A surgical biopsy is a procedure that involves the surgical removal of tissue from a lump or mass for examination under a microscope. This test may also be called an open biopsy.
Surgical biopsies can be excisional (removal of an entire lump or abnormal area) or incisional (removal of a piece of a lump or abnormal area).
Why a surgical biopsy is done
Surgical biopsies can be done on abnormalities that can be seen or felt by the surgeon. They are also done on abnormalities that cannot be felt but are seen on pre-operative imaging such as ultrasound, CT scan and mammography. A sample is looked at under a microscope and can show a type of cancer or a non-cancerous condition.
How a surgical biopsy is done
A surgical biopsy may be done in a doctor’s office or hospital. A local anesthetic with or without sedation or a general anesthetic may be used, depending on the size and location of the lump.
- The surgeon makes a small cut or incision in the skin above the abnormal area. If the lump can’t be felt, imaging tests can be used to guide the surgeon. A wire or clip may be placed during the imaging test to guide the surgeon to the abnormal area.
- For an excisional biopsy, the surgeon removes the entire lump or abnormal area, along with a small amount (margin) of normal tissue surrounding the lump.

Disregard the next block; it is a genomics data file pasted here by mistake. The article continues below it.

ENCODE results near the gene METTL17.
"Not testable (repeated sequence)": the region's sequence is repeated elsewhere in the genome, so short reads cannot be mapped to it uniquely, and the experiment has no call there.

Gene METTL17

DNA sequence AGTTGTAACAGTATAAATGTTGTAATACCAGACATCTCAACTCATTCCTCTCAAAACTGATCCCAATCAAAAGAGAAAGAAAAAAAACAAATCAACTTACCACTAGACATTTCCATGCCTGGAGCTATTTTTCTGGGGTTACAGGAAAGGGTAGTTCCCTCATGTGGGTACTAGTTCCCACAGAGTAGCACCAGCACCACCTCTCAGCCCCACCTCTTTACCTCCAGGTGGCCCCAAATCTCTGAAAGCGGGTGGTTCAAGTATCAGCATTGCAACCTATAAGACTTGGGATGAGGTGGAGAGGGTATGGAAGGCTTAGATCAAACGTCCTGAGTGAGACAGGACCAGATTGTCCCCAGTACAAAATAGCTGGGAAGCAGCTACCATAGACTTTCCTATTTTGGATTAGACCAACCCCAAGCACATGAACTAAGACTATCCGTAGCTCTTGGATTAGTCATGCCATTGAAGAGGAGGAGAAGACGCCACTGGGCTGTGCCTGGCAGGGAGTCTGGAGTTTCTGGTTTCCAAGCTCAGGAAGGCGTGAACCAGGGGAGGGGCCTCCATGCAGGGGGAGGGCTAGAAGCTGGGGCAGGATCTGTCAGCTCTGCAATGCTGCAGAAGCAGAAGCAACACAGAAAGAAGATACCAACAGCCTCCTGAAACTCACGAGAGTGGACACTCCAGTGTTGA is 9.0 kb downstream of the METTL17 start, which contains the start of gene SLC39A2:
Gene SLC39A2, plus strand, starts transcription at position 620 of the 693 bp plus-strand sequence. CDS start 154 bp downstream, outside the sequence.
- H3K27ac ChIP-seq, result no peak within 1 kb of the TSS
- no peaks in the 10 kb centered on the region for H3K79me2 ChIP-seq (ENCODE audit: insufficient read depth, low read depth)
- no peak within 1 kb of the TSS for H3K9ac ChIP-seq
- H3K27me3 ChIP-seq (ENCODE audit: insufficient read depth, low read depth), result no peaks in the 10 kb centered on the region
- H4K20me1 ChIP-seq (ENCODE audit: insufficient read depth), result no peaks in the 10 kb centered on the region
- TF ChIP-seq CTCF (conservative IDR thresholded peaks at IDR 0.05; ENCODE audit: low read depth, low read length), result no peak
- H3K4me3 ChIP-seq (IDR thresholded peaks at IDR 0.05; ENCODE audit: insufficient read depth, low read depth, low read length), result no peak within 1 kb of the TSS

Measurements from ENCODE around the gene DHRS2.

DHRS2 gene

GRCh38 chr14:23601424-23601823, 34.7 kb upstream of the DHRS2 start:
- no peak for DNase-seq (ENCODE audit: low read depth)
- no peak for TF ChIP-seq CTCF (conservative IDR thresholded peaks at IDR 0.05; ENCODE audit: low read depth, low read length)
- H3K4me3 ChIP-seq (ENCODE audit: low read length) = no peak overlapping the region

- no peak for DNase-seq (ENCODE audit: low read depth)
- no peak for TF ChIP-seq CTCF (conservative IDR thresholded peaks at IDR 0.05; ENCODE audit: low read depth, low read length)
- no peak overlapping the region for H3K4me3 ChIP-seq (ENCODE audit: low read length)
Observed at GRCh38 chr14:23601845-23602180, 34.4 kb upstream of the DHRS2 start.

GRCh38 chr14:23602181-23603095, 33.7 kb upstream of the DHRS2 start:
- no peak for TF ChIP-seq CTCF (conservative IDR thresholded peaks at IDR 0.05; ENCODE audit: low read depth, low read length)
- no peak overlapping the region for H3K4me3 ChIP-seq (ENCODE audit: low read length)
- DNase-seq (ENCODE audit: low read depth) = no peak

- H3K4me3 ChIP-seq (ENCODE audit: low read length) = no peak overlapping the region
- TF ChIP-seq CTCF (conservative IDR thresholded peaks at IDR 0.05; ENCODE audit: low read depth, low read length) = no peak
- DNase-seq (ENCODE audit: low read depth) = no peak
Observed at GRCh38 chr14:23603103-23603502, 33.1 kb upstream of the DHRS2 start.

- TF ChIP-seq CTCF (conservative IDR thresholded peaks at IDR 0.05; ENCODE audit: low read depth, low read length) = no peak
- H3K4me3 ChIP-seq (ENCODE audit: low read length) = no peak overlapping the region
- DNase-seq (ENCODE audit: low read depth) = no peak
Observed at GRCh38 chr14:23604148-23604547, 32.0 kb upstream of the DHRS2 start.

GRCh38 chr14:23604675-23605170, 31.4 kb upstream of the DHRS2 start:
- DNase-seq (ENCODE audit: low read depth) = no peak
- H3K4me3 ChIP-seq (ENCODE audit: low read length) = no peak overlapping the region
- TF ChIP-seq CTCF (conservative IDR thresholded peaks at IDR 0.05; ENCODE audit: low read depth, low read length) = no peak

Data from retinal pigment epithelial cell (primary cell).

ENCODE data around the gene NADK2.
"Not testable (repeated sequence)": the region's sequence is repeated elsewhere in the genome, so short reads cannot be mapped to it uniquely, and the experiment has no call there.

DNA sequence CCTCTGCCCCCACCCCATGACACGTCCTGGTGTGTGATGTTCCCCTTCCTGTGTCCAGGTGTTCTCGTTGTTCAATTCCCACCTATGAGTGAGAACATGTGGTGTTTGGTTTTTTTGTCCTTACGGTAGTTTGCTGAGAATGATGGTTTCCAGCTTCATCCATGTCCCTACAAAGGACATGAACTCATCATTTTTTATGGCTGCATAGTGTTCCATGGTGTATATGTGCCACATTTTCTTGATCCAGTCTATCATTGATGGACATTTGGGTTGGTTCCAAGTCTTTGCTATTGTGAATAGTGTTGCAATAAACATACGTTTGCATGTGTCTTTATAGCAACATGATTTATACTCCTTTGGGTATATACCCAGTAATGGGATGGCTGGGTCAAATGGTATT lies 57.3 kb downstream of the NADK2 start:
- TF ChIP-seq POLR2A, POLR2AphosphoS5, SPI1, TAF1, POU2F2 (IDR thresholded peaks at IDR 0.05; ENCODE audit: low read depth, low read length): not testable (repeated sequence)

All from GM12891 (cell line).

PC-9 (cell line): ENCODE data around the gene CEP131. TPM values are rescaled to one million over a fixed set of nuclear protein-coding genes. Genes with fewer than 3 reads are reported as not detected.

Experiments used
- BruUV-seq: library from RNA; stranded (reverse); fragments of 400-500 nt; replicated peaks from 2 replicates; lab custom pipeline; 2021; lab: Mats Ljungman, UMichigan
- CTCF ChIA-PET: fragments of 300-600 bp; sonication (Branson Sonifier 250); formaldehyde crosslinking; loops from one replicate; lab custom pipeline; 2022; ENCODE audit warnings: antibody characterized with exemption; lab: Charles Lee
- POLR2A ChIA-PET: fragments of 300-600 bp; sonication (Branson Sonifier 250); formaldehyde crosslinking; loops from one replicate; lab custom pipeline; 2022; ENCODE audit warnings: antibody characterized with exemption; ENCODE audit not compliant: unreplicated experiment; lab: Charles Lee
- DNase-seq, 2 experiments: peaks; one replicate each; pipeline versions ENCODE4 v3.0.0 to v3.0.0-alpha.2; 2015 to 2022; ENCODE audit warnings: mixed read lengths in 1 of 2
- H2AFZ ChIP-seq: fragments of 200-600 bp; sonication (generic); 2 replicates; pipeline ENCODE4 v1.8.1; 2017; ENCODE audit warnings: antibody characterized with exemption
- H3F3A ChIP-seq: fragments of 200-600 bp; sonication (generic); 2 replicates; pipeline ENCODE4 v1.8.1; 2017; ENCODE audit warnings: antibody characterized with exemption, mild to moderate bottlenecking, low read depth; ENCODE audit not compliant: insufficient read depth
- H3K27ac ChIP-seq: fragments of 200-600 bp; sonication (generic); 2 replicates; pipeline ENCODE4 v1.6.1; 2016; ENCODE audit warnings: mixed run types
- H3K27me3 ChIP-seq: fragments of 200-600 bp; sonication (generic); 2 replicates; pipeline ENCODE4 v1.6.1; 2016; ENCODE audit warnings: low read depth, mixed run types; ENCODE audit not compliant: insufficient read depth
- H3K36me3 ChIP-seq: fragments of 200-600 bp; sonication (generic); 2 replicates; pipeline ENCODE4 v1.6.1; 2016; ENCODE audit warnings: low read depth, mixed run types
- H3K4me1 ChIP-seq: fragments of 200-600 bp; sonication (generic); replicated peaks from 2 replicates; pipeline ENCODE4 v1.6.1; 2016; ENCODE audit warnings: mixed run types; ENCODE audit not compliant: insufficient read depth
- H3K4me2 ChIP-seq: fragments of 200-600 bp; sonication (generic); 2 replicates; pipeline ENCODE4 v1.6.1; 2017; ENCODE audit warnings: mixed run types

- For an incisional biopsy, the surgeon removes only a small part of the lump.
- Stitches or staples are needed to close the incision.
- Tissues removed from the body are sent to a lab to be looked atunder a microscope.
After the biopsy is done, ice and pressure may be applied to the area. A small bandage is used to cover the biopsy site.
Side effects can happen with any surgery, but not everyone has them or experiences them in the same way. Side effects of a surgical biopsy are usually short term and may include:
- slight bleeding or bruising
- problems with the wound healing
Surgical biopsy of the breast may result in a change in the shape of the breast. This depends on the size and location of the lump or abnormal area and the amount of surrounding tissue that is removed.
What the results mean
The pathology report shows the type of cells present, their characteristics and whether they are normal, cancerous or abnormal but not cancerous.
If the report shows that the cells are cancerous, they may need to be studied further. You may need further tests to find out the type of tumour, how fast the cells are growing and if cancer cells have spread to the surrounding normal tissue.
What happens if the result is abnormal
The doctor will decide whether further tests, procedures, follow-up care or additional treatment are needed.
Special considerations for children
Preparing children before a test or procedure can lower anxiety, increase cooperation and help them develop coping skills. Preparation includes explaining to children what will happen during the test, including what they will see, feel and hear.
Preparing a child for a surgical biopsy depends on the age and experience of the child. Find out more about helping your child cope with tests and treatments.
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